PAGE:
Today, silence has been broken in a public and courageous manner by two groups in the USA. Seven provinces of Franciscan brothers and priests have published a letter of support for the Leadership Conference of Women Religious (LCWR) in wake of their Vatican rebuke.

We believe that your willingness to reflect on many of the questions faced by contemporary society is an expression of your determination to be faithful to the Gospel, the Church, the invitation from Vatican II and your own religious charisms. We remain thankful for and edified by your courage to engage in such reflection despite the ever-present risk of misunderstanding.

The second show of support came from the Catholic Theological Society of America (CTSA) for Sr. Margaret Farley. Her book, Just Love: A Framework for Christian Sexual Ethics was censured by the Congregation for the Doctrine of the Faith. The community of theologians not only supported her and her work, but wanted to clarify the distinction between the role of catechists and theologians. They recognize the importance of taking a stand now to ensure that future theologians will be given the necessary academic freedom to address hard issues without fear of reprisal.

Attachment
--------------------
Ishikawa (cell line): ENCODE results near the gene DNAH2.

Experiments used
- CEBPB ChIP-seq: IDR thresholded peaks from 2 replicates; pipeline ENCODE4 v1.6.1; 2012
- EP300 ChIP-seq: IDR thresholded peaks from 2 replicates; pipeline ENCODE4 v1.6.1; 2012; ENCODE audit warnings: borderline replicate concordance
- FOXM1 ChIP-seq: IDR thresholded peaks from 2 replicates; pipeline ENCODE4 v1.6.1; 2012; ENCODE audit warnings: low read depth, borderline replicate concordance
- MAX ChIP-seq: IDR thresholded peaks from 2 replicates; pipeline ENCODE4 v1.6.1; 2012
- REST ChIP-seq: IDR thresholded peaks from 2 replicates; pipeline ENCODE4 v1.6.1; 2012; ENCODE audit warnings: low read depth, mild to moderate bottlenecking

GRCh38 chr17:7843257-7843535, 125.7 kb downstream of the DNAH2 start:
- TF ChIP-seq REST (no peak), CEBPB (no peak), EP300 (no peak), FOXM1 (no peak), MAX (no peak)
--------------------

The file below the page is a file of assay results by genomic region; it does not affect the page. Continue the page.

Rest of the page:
Such an understanding of the nature of theology inappropriately conflates the distinctive tasks of catechesis and theology. With regard to the subject matter of Professor Farley’s book, it is simply a matter of fact that faithful Catholics in every corner of the Church are raising ethical questions like those Professor Farley has addressed. In raising and exploring such questions with her customary sensitivity and judiciousness, Professor Farley has invited us to engage the Catholic tradition seriously and thoughtfully.

We speak often of courageously standing up to injustice in the world. We need to show the same courage in standing up to injustices in our church. And, yes, it takes courage. But silence is too easily interpreted as acquiescence. And acquiescence enables the injustice to continue.


The unconscionable consequences of conscience exemptions | National Catholic Reporter